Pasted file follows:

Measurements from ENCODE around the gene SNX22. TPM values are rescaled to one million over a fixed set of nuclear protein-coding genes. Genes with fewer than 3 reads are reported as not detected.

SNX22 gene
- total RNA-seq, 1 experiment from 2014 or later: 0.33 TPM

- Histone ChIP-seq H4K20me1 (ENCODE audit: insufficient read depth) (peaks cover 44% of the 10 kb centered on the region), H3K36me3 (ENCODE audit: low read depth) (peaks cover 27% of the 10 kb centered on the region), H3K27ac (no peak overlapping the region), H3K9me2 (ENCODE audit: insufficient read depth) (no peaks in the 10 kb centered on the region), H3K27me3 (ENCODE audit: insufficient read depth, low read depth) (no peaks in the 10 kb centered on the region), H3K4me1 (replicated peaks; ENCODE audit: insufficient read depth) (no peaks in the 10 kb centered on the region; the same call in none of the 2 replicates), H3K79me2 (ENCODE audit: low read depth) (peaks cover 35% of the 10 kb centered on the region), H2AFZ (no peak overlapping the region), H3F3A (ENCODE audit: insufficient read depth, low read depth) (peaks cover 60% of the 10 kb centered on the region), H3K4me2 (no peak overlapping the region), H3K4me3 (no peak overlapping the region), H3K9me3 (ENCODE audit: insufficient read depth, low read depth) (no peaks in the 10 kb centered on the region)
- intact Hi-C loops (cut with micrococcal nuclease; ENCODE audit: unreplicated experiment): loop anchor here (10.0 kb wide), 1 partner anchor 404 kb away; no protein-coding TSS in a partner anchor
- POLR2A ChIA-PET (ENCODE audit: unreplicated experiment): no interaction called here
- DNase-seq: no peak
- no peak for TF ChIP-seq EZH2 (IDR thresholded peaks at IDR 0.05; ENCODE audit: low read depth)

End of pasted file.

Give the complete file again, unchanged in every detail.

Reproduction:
Measurements from ENCODE around the gene SNX22. TPM values are rescaled to one million over a fixed set of nuclear protein-coding genes. Genes with fewer than 3 reads are reported as not detected.

SNX22 gene
- total RNA-seq, 1 experiment from 2014 or later: 0.33 TPM

- Histone ChIP-seq H4K20me1 (ENCODE audit: insufficient read depth) (peaks cover 44% of the 10 kb centered on the region), H3K36me3 (ENCODE audit: low read depth) (peaks cover 27% of the 10 kb centered on the region), H3K27ac (no peak overlapping the region), H3K9me2 (ENCODE audit: insufficient read depth) (no peaks in the 10 kb centered on the region), H3K27me3 (ENCODE audit: insufficient read depth, low read depth) (no peaks in the 10 kb centered on the region), H3K4me1 (replicated peaks; ENCODE audit: insufficient read depth) (no peaks in the 10 kb centered on the region; the same call in none of the 2 replicates), H3K79me2 (ENCODE audit: low read depth) (peaks cover 35% of the 10 kb centered on the region), H2AFZ (no peak overlapping the region), H3F3A (ENCODE audit: insufficient read depth, low read depth) (peaks cover 60% of the 10 kb centered on the region), H3K4me2 (no peak overlapping the region), H3K4me3 (no peak overlapping the region), H3K9me3 (ENCODE audit: insufficient read depth, low read depth) (no peaks in the 10 kb centered on the region)
- intact Hi-C loops (cut with micrococcal nuclease; ENCODE audit: unreplicated experiment): loop anchor here (10.0 kb wide), 1 partner anchor 404 kb away; no protein-coding TSS in a partner anchor
- POLR2A ChIA-PET (ENCODE audit: unreplicated experiment): no interaction called here
- DNase-seq: no peak
- no peak for TF ChIP-seq EZH2 (IDR thresholded peaks at IDR 0.05; ENCODE audit: low read depth)